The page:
Students brought their published poetry and short stories to life as they read them aloud on stage Tuesday during the 27th annual Student Literature Night.
The evening in Upper Weyenberg recognizes the best of student art and literature and commemorates the release of the Living Waters Review, a literary journal featuring student and alumni work. The name of the journal comes from the words of Jesus in John 7:37-38: “If anyone thirsts, let him come to Me and drink. He who believes in Me, as the scripture has said, out of his heart will flow rivers of living water.” Read the 16th edition here.
English Professor David Athey founded the journal and serves as its faculty adviser, while Professor Tim Eichner serves as the graphic design editor. Acceptance for publication into the literary journal is competitive.
Bryce Langston, one of two managing editors for Living Waters, opened Student Literature Night with a prayer thanking God for a place “where we are encouraged in our creative pursuits and spiritual growth.”
Editor Taylor Gaede, a 2020 English graduate now studying for her Master of Divinity degree at PBA, brought her passion for writing and editing to the task of collating “such outstanding work we have on campus.”
“I loved being a part of it, and I had a great editorial team as well,” said Gaede.
That team included senior editors Eden Prime and Brooke Stanish, managing editors Langston and Joe Washburn and assistant editors Delaney Esper and Sarah Selden.
Student Literature Night, a coffee house-style evening, offers an opportunity for students to read what they’ve written.
“Poetry is meant to be heard,” Gaede said.
One example was Langston’s poem, “The Sound of a Lonely Note,” during which music major Lexie Carpenter played an accompaniment on the piano. A lone note underscored the end of the piece. That performance followed Carpenter reading her own poem “Happy Distraction” about practicing the piano in Vera Lea Rinker Hall.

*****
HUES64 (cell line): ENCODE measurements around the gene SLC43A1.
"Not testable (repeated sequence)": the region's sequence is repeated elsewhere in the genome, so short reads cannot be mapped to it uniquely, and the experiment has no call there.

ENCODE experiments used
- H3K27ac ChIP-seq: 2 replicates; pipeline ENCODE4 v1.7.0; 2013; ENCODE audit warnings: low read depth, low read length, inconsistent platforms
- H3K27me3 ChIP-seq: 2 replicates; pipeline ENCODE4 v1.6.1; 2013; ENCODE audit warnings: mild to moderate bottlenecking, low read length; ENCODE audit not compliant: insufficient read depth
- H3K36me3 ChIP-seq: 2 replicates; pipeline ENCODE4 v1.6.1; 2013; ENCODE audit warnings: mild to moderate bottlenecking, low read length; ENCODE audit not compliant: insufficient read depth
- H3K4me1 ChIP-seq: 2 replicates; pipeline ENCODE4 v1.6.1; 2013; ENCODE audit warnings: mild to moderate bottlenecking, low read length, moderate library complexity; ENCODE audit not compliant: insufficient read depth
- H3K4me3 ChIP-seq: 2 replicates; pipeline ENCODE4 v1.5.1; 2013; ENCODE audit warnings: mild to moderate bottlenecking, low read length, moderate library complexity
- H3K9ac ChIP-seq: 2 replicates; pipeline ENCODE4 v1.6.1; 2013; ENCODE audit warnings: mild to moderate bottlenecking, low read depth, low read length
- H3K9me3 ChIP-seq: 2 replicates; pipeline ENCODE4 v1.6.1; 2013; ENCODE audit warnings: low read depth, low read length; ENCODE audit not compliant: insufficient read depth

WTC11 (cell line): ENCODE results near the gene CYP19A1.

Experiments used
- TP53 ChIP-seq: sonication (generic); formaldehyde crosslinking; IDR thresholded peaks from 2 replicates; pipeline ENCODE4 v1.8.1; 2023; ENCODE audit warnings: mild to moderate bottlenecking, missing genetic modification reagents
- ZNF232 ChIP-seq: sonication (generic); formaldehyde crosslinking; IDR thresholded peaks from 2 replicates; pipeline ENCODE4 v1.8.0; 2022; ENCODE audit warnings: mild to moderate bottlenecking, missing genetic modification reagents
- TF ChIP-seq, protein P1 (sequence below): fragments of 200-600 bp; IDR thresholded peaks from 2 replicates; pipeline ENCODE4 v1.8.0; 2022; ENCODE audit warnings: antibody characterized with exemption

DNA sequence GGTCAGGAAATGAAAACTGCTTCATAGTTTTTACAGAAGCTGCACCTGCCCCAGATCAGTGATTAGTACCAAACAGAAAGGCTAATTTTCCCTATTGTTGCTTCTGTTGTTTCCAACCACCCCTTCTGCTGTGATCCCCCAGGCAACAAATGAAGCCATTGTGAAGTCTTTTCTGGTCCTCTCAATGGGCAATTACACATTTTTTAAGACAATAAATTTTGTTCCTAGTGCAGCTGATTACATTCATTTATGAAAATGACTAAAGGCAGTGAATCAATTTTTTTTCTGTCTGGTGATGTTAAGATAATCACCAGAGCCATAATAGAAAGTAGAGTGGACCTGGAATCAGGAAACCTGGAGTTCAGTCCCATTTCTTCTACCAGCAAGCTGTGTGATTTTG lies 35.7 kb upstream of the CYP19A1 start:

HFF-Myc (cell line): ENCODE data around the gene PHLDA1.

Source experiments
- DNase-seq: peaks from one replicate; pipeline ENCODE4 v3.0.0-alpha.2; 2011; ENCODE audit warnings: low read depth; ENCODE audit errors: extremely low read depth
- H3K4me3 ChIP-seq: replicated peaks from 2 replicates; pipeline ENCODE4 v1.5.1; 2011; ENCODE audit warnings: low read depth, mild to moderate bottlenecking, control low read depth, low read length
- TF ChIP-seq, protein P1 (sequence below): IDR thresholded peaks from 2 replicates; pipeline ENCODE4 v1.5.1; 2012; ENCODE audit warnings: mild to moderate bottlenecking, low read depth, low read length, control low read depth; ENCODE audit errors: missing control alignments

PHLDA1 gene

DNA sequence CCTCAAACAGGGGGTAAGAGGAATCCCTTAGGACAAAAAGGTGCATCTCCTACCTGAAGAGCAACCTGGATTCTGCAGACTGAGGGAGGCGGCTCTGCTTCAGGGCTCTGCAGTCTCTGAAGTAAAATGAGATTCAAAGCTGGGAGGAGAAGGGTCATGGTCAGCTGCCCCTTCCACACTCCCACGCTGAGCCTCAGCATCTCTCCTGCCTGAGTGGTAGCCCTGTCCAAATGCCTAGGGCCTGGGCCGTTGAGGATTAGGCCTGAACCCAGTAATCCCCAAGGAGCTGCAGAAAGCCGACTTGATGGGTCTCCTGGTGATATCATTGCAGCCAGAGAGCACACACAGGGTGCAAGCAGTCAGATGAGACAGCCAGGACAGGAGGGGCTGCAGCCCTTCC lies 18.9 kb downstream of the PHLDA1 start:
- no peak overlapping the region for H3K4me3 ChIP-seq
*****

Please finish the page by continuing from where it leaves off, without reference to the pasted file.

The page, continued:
Facia Lee, a senior studying theatre arts, brought her talent to bear performing three students’ poems.
Several students read works dedicated to or written about their parents, grandparents and great-grandparents. Cailan Owens, a senior English major, shared “My Parents in Subtown,” a poem describing how her parents hit it off at the sandwich shop where her mom worked. When she finished, she gave a shout-out to her parents, who listened from the front row of the audience.
Senior English major Brynn Richer said the evening gives the audience an opportunity to understand how the writers would read their own works. Richer, who had several pieces in Living Waters, recited her poem “I Ain’t No Nightingale.”
“It’s a maturing,” Richer said. “They [the pieces] come to life when the speaker speaks. It’s a beautiful butterfly coming out.”
Participants in order of performance include: Sara Nolan, Sydney Mantay, Jesse Koenig, Taylor Gaede, Brynn Richer, Jon Olar, Tori Warkentin, Cana Scott*, Neysa Rogers*, Lexie Carpenter, Bryce Langston, Shelby Fletcher, Juan Mojica, Cailan Owens, Shelby Parks, Grace Cram* and Richard De La Rosa. Theatre student Facia Lee read pieces written by the students whose names are marked with an asterisk.
Photo 1: Bryce Langston, a senior studying music and creative writing, recites his poem "The Sound of a Lonely Note" at the 27th annual Student Literature Night in Upper Weyenberg on Tuesday, Oct. 6, 2020.
Photo 2: Taylor Gaede, a 2020 English graduate and M.Div. student, served as an editor for Living Waters Review. She reads her short story "Static."
Photo 3: Facia Lee, a senior theatre arts major, recited the poems of several students.
Photo 4: Brynn Richer, a senior studying English, recites her poem "I Ain't No Nightingale."